Each student talked about their favorite activities and lessons from the past year. Our emotional, holy moment exchanged itself for laughter and hunger when I dug out the Thin Mints and Toblerone, but I know they got it. I saw it in their eyes.

2nd Grade

4th Grade

3rd Grade
I'm embarking on a season of goodbyes, changes, transitions, and new these next few weeks. I know I'm not the only one. If you're going through this season, too, I hope you can find healing and beauty by acknowledging the end and recognizing those moments that mattered.

Tuesday, May 10, 2016

The Monday Blues

Monday was a blue day - blue muumuu, blue headband, blue comb. A group of 4th graders even provided commentary on my outfit while standing in the doorway of the teachers' room; I was making copies when I heard, "Wow Teacher Emily, even your eyes match today!"

But the 'Monday Blues' were only present in physical attire. The day started off with a quick Skype call to my parents and grandparents, who were celebrating Mother's Day together. I can't put into words how excited I am to see my family next month. At school we celebrated my student Aja's birthday with donuts and juice. Aja, myself, and her pals went around the school passing out extra donuts to the other teachers after every 1st grader was happily munching and slurping. I love surprising people with food - particularly baked goods - because a surprise treat never fails to put a smile on any face.

My students danced to Justin Timberlake's new song, Can't Stop the Feeling, while cleaning the classroom after school.

I picked a plumeria flower for my hair as I walked home at 5. Plumeria trees are in full bloom and without thinking I scan the ground to see which fallen flowers I can use. I pray for 5 people - one for each petal - before placing it behind my ear or tucking it into my bun.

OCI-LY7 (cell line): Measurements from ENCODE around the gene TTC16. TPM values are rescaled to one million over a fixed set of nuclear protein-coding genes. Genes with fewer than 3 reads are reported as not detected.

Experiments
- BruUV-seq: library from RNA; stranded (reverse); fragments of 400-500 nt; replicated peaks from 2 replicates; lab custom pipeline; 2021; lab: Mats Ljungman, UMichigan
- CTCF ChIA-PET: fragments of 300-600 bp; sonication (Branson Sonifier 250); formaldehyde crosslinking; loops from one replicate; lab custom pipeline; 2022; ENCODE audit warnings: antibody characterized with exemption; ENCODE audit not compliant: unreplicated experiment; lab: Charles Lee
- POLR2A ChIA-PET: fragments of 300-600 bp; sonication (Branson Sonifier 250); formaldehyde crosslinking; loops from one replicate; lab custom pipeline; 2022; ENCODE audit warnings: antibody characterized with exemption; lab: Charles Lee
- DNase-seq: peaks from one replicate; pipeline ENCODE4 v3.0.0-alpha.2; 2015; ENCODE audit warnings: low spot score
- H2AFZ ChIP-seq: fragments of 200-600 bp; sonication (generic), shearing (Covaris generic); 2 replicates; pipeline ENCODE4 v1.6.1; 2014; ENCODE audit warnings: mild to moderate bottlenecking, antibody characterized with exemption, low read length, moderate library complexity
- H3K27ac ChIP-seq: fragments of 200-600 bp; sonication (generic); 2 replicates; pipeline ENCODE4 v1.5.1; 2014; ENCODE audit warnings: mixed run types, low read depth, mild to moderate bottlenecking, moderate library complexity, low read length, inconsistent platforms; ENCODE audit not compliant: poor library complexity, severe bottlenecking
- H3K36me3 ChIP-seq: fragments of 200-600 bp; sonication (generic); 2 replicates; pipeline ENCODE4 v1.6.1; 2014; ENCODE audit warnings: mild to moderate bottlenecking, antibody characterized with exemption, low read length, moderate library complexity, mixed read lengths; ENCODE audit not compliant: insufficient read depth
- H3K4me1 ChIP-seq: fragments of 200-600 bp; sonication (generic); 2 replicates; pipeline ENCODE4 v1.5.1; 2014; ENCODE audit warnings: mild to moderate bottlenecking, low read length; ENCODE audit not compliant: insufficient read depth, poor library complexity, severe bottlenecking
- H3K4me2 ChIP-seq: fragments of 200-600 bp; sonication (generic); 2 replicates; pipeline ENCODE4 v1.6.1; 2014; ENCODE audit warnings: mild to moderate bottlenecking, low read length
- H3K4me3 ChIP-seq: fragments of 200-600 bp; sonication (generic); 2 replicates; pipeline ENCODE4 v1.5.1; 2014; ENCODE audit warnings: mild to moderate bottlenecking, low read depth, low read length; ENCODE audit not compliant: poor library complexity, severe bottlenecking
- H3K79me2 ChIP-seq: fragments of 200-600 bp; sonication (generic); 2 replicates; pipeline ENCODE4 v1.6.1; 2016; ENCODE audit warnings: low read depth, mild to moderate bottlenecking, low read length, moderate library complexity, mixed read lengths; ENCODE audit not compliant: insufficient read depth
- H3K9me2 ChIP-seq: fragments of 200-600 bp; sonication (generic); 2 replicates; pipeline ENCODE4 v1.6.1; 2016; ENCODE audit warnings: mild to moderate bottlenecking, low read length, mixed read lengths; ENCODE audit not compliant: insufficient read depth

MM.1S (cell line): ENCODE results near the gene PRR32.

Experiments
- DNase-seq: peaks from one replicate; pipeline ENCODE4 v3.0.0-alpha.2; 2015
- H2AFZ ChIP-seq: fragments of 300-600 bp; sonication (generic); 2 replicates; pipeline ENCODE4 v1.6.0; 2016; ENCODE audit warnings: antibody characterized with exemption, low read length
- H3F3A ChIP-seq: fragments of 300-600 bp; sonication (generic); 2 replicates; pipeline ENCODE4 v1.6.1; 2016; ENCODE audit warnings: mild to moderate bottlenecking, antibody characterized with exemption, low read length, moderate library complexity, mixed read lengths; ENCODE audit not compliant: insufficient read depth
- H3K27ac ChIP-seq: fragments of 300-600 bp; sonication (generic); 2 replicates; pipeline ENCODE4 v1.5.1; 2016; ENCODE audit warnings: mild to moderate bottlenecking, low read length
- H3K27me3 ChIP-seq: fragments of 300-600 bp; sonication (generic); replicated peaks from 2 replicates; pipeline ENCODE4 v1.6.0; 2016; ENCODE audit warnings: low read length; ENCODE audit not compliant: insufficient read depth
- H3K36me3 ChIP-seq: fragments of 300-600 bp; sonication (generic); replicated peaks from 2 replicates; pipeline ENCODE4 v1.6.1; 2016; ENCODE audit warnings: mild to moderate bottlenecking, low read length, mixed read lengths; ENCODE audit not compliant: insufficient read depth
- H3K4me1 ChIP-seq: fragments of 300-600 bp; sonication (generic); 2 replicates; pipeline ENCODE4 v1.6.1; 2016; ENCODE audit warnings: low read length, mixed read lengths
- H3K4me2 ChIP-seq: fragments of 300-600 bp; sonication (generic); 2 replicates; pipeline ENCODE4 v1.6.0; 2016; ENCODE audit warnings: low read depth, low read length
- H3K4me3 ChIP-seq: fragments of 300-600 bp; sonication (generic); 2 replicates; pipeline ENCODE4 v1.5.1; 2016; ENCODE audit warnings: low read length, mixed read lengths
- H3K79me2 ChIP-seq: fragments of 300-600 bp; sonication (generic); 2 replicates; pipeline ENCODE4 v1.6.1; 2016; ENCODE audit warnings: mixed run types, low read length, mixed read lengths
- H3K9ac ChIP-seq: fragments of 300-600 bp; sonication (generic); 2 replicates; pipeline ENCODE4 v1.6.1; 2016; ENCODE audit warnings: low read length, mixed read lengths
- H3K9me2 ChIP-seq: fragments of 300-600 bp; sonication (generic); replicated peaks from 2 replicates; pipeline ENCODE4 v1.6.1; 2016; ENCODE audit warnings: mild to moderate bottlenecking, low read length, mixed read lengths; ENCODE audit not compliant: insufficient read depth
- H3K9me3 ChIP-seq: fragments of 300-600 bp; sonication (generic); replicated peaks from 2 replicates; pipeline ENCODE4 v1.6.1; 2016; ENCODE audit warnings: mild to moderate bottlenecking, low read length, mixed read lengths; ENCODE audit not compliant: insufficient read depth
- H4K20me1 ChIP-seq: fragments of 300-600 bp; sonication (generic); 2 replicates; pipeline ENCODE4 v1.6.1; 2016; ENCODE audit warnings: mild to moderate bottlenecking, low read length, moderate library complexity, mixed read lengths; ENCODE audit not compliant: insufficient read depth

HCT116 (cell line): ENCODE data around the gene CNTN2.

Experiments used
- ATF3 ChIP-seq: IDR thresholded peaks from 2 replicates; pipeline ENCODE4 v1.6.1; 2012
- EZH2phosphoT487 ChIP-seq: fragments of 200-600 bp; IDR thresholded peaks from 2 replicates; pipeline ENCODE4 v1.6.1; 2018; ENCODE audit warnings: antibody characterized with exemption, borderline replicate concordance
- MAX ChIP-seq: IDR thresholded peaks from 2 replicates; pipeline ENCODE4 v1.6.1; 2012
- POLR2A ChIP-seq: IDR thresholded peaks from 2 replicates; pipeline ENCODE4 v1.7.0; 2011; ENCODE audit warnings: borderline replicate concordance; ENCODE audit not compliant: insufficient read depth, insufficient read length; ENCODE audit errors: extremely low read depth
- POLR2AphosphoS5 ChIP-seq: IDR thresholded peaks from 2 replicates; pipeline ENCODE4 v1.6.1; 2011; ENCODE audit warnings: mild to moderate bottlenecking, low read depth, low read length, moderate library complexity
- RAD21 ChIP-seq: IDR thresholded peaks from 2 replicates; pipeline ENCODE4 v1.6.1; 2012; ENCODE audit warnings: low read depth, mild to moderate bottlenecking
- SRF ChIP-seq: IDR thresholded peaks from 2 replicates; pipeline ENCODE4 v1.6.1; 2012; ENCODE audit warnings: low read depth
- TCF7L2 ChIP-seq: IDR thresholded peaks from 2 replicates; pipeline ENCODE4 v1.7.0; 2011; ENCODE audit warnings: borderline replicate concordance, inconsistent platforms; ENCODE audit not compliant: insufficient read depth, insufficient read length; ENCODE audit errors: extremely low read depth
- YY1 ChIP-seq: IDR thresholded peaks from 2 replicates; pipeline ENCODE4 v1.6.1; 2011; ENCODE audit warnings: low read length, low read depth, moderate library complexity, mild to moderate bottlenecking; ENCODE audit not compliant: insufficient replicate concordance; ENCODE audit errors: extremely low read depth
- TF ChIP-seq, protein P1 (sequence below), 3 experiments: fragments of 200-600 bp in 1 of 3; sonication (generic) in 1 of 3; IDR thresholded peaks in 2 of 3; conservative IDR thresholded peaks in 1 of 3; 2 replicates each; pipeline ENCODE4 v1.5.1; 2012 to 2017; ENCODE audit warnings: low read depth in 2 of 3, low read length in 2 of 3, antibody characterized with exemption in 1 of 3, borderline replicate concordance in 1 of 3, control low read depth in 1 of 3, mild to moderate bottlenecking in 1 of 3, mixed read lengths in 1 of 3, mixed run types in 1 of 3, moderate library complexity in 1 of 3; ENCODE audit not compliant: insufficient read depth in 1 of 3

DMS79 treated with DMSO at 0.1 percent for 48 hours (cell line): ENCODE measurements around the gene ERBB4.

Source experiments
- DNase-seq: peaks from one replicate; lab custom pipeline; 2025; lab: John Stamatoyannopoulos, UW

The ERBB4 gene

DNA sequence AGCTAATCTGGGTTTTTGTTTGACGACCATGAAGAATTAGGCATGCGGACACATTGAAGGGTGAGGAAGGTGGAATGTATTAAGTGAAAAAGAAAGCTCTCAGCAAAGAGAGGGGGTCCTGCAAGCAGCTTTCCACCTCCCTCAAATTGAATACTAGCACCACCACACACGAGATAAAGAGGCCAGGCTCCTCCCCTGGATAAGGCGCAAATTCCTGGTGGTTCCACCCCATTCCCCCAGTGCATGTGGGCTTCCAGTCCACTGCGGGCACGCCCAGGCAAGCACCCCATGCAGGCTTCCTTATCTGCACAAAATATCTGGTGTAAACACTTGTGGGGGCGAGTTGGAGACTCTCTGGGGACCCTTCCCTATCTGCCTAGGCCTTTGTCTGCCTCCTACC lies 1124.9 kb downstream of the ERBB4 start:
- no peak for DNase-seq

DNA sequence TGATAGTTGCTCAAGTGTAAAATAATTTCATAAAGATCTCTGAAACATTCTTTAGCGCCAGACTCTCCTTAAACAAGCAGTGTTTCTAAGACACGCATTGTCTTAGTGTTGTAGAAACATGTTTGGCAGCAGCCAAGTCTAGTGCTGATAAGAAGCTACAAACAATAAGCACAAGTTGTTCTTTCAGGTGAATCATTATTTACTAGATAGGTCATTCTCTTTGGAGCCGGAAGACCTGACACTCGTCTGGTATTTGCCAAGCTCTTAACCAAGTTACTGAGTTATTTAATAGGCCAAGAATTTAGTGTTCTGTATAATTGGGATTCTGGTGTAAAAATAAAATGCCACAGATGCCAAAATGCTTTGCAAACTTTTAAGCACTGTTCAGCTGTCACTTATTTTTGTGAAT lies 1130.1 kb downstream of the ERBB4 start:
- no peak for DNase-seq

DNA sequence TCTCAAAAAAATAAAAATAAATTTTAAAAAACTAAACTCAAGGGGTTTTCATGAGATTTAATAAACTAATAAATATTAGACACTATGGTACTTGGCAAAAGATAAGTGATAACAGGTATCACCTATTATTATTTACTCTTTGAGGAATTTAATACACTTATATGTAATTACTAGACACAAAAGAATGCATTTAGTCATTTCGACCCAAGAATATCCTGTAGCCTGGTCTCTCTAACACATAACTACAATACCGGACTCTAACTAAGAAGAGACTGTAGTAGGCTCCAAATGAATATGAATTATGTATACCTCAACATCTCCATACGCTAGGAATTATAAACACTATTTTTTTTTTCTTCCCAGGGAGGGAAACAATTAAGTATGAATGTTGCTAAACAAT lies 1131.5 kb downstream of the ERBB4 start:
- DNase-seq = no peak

This evening after Nicole and I ran errands we stopped by Principal Bernie's house to see if we could pick some calamansi lemons. Before I knew it I had hauled out the school's old ladder and was climbing up its silver rungs. I grabbed two before some men passing by on the road stopped to help. A foreigner in a muumuu climbing a ladder near a busy road to pick calamansi practically guaranteed that help would be offered immediately. A young man happily took my place, climbed up the ladder and into the tree, and picked our calamansi. He was much more skilled for the job than I and I'm grateful to live in a place where not only do you greet everyone you see on the road, but strangers help you without a second thought.

After dropping the priests' car at their house I grabbed a sliver of fresh Kosraen pie brought back from Kosrae by one of the Sisters. I ate and walked back to the apartment feeling very content - happy to be back in a normal rhythm after a few weeks of unique scheduling yet all the while knowing that this is my last 'normal' week before finals and the whirlwind of graduations and endings coming far too quickly.

While messaging a friend today I told her, "transitions that involve moving away from a life you've built and people you love is hard." That pretty much sums it up - I have built a life here. I haven't been on a mission trip or just been a volunteer - I've lived my life, I've made friends, I've found a church home. I have favorite restaurants and favorite places and favorite people. Life isn't perfect, but life never will be and I've found contentment in a lifestyle I truly love here. It is precisely because I have been living my life in a wild, glorious, simple way that makes leaving so bittersweet.

I'm soaking in the joys of Pohnpei for 20-something more days before I touch down in good old Sacramento, CA on June 8th!

My goal for today is to live simply and love deeply. I hope you will join me.